- The E loop of the transmitter-binding site is a key determinant of the modulatory effects of physostigmine on neuronal nicotinic α4β2 receptors. [Journal Article]
- MPMol Pharmacol 2016 Nov 28
- Physostigmine is a well-known inhibitor of acetylcholinesterase, which can also activate, potentiate and inhibit acetylcholine receptors, including neuronal nicotinic receptors comprising α4 and β2 s...
Physostigmine is a well-known inhibitor of acetylcholinesterase, which can also activate, potentiate and inhibit acetylcholine receptors, including neuronal nicotinic receptors comprising α4 and β2 subunits. We have found that the two stoichiometric forms of this receptor differ in the effects of physostigmine. The form containing 3 copies of α4 and 2 of β2 was potentiated at low concentrations of ACh and physostigmine, while the form containing 2 copies of α4 and 3 of β2 was inhibited. Chimeric constructs of subunits indicated that the presence of inhibition or potentiation depended on the source of the extracellular ligand-binding domain of the subunit. Further sets of chimeric constructs demonstrated that a portion of the ACh-binding domain, the E loop, is a key determinant. Transferring the E loop from the β2 subunit to the α4 subunit resulted in strong inhibition, while the reciprocal transfer reduced inhibition. We expressed chimeric constructs with subunit dimers, to control the number and position of the incorporated chimeric subunits. Surprisingly, incorporation of a subunit with an altered E loop had similar effects whether it contributed either to an intersubunit interface containing a canonical ACh-binding site or to an alternative interface. The observation that the α4 E loop is involved suggests that physostigmine interacts with regions of subunits that contribute to the ACh-binding site, while the lack of interface specificity indicates that interaction with a particular ACh-binding site is not the critical factor.
- Synthetic analogs of stryphnusin isolated from the marine sponge Stryphnus fortis inhibit acetylcholinesterase with no effect on muscle function or neuromuscular transmission. [Journal Article]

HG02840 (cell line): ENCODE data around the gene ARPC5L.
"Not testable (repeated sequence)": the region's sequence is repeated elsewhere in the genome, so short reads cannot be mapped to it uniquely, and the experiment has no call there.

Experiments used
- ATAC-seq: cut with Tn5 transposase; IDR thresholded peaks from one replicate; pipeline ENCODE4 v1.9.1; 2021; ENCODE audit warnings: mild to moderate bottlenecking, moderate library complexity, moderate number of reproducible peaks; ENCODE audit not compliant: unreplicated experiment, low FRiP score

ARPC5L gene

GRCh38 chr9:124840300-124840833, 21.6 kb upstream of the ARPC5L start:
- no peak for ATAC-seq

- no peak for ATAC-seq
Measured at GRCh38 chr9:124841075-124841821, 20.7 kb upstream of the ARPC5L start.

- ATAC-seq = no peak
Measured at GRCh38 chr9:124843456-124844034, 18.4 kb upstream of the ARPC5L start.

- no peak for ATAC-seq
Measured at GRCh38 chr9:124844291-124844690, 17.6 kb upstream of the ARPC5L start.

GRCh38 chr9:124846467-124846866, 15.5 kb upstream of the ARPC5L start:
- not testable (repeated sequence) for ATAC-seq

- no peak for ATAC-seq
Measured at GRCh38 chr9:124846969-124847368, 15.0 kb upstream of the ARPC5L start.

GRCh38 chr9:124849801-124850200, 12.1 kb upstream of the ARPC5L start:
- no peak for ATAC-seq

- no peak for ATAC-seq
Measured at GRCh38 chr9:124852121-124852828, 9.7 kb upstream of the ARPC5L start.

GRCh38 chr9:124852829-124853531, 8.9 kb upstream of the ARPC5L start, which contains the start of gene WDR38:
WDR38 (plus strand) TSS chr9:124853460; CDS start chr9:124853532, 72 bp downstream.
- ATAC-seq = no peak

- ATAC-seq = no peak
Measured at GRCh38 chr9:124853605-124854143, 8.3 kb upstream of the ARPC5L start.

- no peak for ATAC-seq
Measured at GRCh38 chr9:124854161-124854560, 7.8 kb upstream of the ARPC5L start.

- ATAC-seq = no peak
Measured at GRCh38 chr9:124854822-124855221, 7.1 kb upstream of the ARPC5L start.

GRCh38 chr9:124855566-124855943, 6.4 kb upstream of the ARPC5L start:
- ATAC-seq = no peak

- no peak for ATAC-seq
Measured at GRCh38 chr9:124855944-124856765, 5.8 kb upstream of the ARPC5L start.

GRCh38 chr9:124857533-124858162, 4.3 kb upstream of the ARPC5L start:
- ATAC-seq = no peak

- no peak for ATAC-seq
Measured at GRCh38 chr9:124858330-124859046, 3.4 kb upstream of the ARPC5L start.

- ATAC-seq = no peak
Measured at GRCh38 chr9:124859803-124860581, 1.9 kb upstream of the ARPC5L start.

- OBOrg Biomol Chem 2016 Nov 29; 14(47):11220-11229
- The marine secondary metabolite stryphnusin (1) was isolated from the boreal sponge Stryphnus fortis, collected off the Norwegian coast. Given its resemblance to other natural acetylcholinesterase an...
The marine secondary metabolite stryphnusin (1) was isolated from the boreal sponge Stryphnus fortis, collected off the Norwegian coast. Given its resemblance to other natural acetylcholinesterase antagonists, it was evaluated against electric eel acetylcholinesterase and displayed inhibitory activity. A library of twelve synthetic phenethylamine analogs, 2a-7a and 2b-7b, containing tertiary and quaternary amines respectively were synthesized to investigate the individual structural contributions to the activity. Compound 7b was the strongest competitive inhibitor of both acetylcholinesterase and butyrylcholinesterase with IC50 values of 57 and 20 μM, respectively. This inhibitory activity is one order of magnitude higher than the positive control physostigmine, and is comparable with several other marine acetylcholinesterase inhibitors. The physiological effect of compound 7b on muscle function and neuromuscular transmission was studied and revealed a selective mode of action at the investigated concentration. This data is of importance as the interference of therapeutic acetylcholinesterase inhibitors with neuromuscular transmission can be problematic and lead to unwanted side effects. The current findings also provide additional insights into the structure-activity relationship of both natural and synthetic acetylcholinesterase inhibitors.
- Reversal of cardiac vagal effects of physostigmine by adjunctive muscarinic blockade. [Journal Article]
- NNeurotoxicology 2016; 57:174-182
- Pre-treatment with reversible acetylcholinesterase (AChE) inhibitors is an effective strategy for reducing lethality following organophosphate nerve agent exposure. AChE inhibition may have unwanted ...